With a hotly contested presidential race nationwide and four controversial referendum questions, voter turnout is expected to be high across the state, including Carroll County. Times reporters Carrie Knauer, Rachel Roubein and Kelcie Pegher, will spend Election Day out at the polls, talking to voters about the issues that are important to them. Check back frequently for updates throughout the day.
Sandymount Elementary School, 8:45 p.m., Alisha George
A couple people hurried in to the elementary schools right before polls closed at 8 p.m.
Right before polls closed, there was about 62 percent voter turnout. Thomas Jones, of Finksburg, said he voted for Gov. Mitt Romney.
"I think we need a different direction than we've been going the last four years," he said.
Even though it's against his religious beliefs, he voted for question 6 to approve same sex marriage because he believes it is a right that people should have.
Jones decided to vote for question 7 gambling expansion, but doesn't believe the money is going to go to schools. But he thinks if money is not gained through gambling, the government will raise revenue in another way.
Andrew Wahl, of Finksburg, also voted for question 6 because he believes it is an issue of fairness.
"I don't think you should keep people from being happy," he said.
Wahl is an accountant and keeps up with politics mostly through the Wall Street Journal. That's why he voted for Gov. Mitt Romney, he said.
This is only the second election he could participate in, but he makes sure to vote whenever he can.
"It's important to have your voice heard," he said. "I feel like some people take that for granted."
Westminster Middle School, 8 p.m., Kelcie Pegher
When polls close at 8 p.m., and the remaining voters make it through the lines, the election judges pop the memory cards from the computers and the supplies go into a binder.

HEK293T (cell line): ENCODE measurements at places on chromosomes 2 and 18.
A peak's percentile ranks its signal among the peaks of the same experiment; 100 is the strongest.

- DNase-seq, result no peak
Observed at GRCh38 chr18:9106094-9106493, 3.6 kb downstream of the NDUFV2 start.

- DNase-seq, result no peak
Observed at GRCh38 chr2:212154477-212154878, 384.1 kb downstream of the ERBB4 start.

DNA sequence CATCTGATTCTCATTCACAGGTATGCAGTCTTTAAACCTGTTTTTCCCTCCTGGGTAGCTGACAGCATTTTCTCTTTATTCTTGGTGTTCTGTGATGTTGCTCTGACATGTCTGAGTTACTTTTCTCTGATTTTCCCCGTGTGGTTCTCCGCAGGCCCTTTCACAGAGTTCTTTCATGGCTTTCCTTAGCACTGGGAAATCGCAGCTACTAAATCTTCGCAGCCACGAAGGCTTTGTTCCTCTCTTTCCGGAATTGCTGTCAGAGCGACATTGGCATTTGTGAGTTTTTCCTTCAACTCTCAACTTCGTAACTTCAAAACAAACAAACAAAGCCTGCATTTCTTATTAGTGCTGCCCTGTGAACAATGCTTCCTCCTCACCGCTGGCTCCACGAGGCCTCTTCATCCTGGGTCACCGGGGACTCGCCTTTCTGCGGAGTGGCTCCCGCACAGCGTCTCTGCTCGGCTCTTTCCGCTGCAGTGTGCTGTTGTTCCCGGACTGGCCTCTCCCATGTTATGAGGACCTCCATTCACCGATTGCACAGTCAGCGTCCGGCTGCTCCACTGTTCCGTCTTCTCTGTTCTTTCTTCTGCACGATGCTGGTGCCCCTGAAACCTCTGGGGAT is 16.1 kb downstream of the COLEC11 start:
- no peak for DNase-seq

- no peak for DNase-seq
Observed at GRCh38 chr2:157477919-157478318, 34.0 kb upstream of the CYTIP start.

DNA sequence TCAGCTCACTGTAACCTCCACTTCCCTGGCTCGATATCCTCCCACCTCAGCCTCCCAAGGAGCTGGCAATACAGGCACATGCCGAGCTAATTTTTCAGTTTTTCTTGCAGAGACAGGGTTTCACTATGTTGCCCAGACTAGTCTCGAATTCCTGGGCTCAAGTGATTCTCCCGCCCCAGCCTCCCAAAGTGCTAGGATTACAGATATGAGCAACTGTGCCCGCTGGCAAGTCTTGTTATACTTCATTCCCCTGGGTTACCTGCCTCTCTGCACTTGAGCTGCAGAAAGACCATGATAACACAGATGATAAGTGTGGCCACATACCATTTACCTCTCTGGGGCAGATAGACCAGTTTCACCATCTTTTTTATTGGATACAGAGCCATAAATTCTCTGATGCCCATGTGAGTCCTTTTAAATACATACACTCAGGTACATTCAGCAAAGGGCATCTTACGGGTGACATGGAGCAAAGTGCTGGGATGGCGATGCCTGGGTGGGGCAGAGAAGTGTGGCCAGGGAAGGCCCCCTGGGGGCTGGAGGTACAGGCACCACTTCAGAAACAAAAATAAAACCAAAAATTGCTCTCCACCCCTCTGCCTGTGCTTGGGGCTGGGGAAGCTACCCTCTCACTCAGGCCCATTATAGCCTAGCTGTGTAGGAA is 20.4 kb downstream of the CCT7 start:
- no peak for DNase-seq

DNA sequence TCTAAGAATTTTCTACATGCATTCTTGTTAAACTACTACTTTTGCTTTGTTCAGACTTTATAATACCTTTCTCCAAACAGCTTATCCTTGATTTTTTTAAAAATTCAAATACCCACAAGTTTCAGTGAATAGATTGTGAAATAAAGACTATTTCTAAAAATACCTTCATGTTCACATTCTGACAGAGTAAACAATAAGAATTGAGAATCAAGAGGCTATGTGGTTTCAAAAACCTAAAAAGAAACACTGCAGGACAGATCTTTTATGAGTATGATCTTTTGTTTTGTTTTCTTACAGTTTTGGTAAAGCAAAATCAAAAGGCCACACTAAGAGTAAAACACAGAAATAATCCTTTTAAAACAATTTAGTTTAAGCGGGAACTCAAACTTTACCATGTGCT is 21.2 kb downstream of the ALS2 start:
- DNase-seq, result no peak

A Republican and Democratic judge take the binder and ride together in the same car, Rebecca Fisher, an election chief judge said.
"It's kind of a ritual, but it's a good ritual. It keeps everything fair and under observation," Fisher said.
As of 7 p.m., Westminster Middle School had 55 percent of its precinct vote, said Fisher. That amounts to about 3,025 voters throughout the day. The busiest part of their day was the morning, Fisher said, with a half hour wait from 9:30 until noon.
"We had a number of first time voters and they weren't young. They were people of all ages who were voting for the first time," Fisher said.
Voters who rushed to the polls after work included Raul Eusantos, who based his vote on the economy and immigration. He likes Mitt Romney's plan for legal immigration, and voted against Question 4, which would allow children who were brought to the U.S. illegally to pay in-state tuition, with several stipulations.
"I feel this country was based on people coming here and coming here legally and doing it the right way," Eusantos said. "That's what my parents did, that's what your parents did."
Eusantos is in support of the recently introduced English-only ordinance in Carroll County. The number of Carroll County residents that speak English less than "very well" is 2,599, or 1.6 percent of the total 157,646 people in Carroll, according to the 2010 Census.
Like Eusantos, the economy is the reason Amy and Rob Baird cast their ballot for Romney.
"We feel like he has a better action plan on how to get back in shape," Amy Baird said.
Rob Baird said as a small business owner, he feels hampered by regulations. Five or six years ago, he would have jobs lined up for more than a year, and now he just has a few months. Rob Baird said for him, the choice was a lesser of two evils, but Romney's business sense decided his vote.
Rob Baird works in manufacturing and is hoping to bring manufacturing back locally. Since January 2010, 479,000 manufacturing jobs have been added, largely due to the auto industry bailout.
While Romney may have jobs overseas, at least he has business experience, Rob Baird said.
Carroll Lutheran Village, 7:43 p.m., Christian Alexandersen
Long before people began voting at Carroll Lutheran Village in Westminster on Tuesday, Janet Kelly and Mark Jones were busying setting up the voting machines and preparing for the election. Kelly and Jones are the chief election judges at the Carroll Lutheran polling place. They are responsible for everything that goes on during the election at their polling place.